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No timetable for family planning policy changes

Updated: 2014-03-07 07:20
By Shan Juan and Zhao Huanxin ( China Daily)

China has no timetable for creating a comprehensive two-child policy and will stick with the current policy for the foreseeable future, the head of the National Health and Family Planning Commission said.

Li Bin made the remark at a news conference on Thursday on the sidelines of the annual session of the National People's Congress.

Li's comment was her first official statement on the issue since China relaxed its four-decade-old one-child policy in November. The revised policy allows couples to have a second child if one spouse is an only child. Previously, both spouses had to be an only child.

Li said that eight provinces so far have implemented the new policy.

Since the policy change, many have anticipated a comprehensive two-child policy.

Given that China has a huge population already and is charged with development tasks, "no timetable for that (policy change) has been made yet", Li said.

However, she added, "We'll closely look at all the demographic dynamics of the nation and constantly fine-tune the reproduction policy according to new situations and challenges.

"China will stick to the family planning policy as a basic national policy", which is also necessary for balanced and healthy population development over the long term, Li said.

To facilitate the revised policy, Li urged the country's maternity health providers to prepare to provide quality services for the newly eligible couples.

"We have to ensure that people indeed benefit from the policy," she said.

She referred to China's population challenges, including a rapidly aging society and maintaining a sustainable labor supply, as reasons that the country relaxed the one-child rule.

China is expected to welcome 1 million additional babies per year because of the policy revision, previous government estimates showed.

The number of additional births will not exceed 2 million, said Cai Fang, director of the Institute of Population and Labor Economics of the Chinese Academy of Social Sciences, also a legislator.

Cai said he believes the conditional two-child policy is only a makeshift one to avert a potential flood of newborns, which would place a huge burden on society in terms of healthcare, education, and employment.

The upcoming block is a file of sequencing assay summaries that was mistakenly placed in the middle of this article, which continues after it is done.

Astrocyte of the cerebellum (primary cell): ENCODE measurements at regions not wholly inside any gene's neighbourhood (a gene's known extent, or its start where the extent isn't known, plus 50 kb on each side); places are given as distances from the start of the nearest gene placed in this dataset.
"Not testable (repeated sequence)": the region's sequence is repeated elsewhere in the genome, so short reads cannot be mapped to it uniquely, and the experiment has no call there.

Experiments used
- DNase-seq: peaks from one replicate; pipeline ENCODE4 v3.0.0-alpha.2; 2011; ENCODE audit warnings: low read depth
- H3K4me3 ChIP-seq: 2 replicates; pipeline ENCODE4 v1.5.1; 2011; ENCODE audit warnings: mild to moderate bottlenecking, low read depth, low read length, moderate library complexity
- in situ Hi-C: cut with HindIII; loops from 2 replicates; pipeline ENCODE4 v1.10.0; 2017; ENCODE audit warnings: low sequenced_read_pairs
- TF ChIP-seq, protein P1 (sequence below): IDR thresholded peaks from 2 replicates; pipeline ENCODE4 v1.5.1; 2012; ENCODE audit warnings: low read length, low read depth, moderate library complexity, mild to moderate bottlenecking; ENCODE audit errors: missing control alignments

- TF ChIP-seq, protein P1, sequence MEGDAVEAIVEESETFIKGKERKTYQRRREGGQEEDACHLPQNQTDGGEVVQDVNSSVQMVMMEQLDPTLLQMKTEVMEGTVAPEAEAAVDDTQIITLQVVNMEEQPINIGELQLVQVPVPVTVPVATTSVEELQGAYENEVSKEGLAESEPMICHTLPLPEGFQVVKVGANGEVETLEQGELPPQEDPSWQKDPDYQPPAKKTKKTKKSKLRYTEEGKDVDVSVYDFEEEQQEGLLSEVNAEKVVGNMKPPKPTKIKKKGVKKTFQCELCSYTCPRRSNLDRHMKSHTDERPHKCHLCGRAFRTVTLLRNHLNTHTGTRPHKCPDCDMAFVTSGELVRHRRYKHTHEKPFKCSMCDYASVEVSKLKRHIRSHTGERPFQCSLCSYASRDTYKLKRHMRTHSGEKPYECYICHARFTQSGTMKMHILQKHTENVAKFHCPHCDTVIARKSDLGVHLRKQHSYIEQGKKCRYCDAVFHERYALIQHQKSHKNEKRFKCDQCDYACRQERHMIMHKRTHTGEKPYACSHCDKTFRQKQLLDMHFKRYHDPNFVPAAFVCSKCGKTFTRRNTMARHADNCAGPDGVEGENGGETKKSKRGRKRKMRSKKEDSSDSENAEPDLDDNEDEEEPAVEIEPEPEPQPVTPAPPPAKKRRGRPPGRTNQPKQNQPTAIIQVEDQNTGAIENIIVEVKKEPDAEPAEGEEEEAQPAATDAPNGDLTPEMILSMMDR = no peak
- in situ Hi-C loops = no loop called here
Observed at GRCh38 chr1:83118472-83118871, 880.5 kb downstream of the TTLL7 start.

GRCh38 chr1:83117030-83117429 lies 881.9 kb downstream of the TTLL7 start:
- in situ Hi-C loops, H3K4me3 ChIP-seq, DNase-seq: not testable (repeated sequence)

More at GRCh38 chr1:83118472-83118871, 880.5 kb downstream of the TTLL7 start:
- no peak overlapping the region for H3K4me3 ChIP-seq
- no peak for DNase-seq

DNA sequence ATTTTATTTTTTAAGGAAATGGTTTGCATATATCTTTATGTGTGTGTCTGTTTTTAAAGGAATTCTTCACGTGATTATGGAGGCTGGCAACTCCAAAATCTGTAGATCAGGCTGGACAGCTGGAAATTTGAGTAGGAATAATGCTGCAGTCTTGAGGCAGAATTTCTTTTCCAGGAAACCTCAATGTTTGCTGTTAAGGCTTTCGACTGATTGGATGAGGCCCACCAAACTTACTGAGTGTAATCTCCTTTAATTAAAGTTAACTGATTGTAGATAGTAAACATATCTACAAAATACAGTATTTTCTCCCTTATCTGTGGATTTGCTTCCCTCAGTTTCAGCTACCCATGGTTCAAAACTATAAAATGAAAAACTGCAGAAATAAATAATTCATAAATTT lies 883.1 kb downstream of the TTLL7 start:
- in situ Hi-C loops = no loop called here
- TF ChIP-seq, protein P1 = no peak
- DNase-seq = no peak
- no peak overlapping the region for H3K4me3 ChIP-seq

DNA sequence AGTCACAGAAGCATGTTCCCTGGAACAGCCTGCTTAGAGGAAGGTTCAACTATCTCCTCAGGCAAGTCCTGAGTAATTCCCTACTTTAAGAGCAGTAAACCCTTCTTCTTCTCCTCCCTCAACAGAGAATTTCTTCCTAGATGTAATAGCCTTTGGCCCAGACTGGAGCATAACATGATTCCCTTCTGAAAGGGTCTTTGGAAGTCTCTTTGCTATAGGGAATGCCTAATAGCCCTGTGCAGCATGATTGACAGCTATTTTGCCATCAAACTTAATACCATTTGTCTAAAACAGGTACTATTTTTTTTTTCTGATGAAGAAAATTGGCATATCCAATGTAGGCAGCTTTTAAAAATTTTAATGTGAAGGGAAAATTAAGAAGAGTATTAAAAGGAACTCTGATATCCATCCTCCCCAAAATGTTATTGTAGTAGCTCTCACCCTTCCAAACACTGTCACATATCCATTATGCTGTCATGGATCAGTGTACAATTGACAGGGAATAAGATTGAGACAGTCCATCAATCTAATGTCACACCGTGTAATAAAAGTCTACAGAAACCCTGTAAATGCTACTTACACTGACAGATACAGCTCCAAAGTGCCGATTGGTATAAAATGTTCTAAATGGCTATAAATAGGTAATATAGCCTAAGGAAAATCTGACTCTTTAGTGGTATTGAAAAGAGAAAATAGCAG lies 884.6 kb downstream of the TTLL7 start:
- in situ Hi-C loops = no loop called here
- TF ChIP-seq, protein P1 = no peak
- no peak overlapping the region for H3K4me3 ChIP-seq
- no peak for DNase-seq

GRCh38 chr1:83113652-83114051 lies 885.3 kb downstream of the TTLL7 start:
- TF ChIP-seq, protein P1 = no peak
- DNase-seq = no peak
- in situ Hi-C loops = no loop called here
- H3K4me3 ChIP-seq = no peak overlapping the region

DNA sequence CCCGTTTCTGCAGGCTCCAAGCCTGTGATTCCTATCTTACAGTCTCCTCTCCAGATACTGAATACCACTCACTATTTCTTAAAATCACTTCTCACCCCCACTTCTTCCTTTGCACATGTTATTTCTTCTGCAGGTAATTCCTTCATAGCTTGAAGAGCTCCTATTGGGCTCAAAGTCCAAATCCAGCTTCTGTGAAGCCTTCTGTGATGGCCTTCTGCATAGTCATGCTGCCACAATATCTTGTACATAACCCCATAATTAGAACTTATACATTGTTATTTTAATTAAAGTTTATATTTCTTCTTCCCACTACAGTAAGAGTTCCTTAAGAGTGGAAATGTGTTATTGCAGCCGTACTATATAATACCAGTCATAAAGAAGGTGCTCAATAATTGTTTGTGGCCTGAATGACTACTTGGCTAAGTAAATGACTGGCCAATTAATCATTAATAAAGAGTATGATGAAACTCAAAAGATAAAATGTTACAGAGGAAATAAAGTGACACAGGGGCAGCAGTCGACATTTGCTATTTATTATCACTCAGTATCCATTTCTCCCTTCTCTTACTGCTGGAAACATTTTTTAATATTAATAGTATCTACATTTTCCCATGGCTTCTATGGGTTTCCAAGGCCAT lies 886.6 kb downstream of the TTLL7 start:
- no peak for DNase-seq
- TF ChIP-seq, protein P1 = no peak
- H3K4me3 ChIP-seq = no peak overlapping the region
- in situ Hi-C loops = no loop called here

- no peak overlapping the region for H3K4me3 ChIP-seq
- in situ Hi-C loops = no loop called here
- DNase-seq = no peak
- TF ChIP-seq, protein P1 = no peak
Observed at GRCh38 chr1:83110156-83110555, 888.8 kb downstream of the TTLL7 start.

"If everything proceeds smoothly, I think China will soon have a comprehensive two-child policy," he said.

Some population experts estimated such a policy is two or three years down the road. But Cai said people might not have to wait that long.

Another legislator, Ma Xu, who heads the Institute of Science and Technology under the National Health and Family Planning Commission, urged the government to start researching a comprehensive two-child policy at once in a pre-emptive effort to address the challenges of population development.

Ma said people 60 and older account for 14 percent of the population, and that figure is expected to be 32 percent in 20 years.

Current reproduction policy could only manage to reduce the aging rate by 2 or 3 percentage points, "which could hardly reverse the aging trend facing China", he said.

The lawmaker also called for attention to a special group of women who choose to abort.

"According to some research, each year there are 30 million Chinese women choose abortion at last," Ma said.

About half of them had never given birth before, and nearly 10 million of them are unmarried, Ma quoted the research.

Ma did not specify the source of the research. But a report from Xinhua News Agency last July put the number of Chinese women choosing to abort at 13 million a year, citing "incomplete statistics" from the National Health and Family Planning Commission.

"The problem is, even if one day the policy of 'two children for one family' is in place, I doubt if these women will ever want to, or be able to give birth," the legislator said.

Contact the writer at shanjuan@chinadaily.com.cn

Zhao Shengnan contributed to this story.

(China Daily 03/07/2014 page5)